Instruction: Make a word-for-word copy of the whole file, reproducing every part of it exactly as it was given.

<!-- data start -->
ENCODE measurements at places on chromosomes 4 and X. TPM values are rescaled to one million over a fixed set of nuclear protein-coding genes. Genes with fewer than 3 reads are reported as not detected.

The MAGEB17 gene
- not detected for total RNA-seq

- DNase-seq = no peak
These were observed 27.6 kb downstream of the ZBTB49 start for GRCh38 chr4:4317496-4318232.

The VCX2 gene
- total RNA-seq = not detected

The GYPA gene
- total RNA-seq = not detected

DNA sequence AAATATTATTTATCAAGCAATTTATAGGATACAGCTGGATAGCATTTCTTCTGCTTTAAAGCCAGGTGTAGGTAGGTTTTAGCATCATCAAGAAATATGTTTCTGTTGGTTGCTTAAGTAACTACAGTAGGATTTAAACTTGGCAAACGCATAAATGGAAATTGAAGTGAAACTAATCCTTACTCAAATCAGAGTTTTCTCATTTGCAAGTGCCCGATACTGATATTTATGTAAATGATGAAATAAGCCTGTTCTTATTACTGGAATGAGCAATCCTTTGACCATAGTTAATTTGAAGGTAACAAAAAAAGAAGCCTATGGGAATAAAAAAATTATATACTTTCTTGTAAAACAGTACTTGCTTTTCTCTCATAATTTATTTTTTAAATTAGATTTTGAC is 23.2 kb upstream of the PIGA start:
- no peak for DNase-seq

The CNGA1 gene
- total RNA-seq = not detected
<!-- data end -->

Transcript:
ENCODE measurements at places on chromosomes 4 and X. TPM values are rescaled to one million over a fixed set of nuclear protein-coding genes. Genes with fewer than 3 reads are reported as not detected.

The MAGEB17 gene
- not detected for total RNA-seq

- DNase-seq = no peak
These were observed 27.6 kb downstream of the ZBTB49 start for GRCh38 chr4:4317496-4318232.

The VCX2 gene
- total RNA-seq = not detected

The GYPA gene
- total RNA-seq = not detected

DNA sequence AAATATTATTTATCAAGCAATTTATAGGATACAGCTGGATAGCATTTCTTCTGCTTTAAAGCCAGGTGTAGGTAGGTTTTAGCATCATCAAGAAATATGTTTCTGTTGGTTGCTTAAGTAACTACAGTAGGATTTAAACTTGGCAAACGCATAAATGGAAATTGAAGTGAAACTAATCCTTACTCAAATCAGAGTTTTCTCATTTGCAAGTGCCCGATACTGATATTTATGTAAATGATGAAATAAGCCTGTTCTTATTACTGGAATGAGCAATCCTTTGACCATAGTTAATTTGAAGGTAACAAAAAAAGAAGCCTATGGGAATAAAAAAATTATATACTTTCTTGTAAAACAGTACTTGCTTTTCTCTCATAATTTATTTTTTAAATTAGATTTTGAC is 23.2 kb upstream of the PIGA start:
- no peak for DNase-seq

The CNGA1 gene
- total RNA-seq = not detected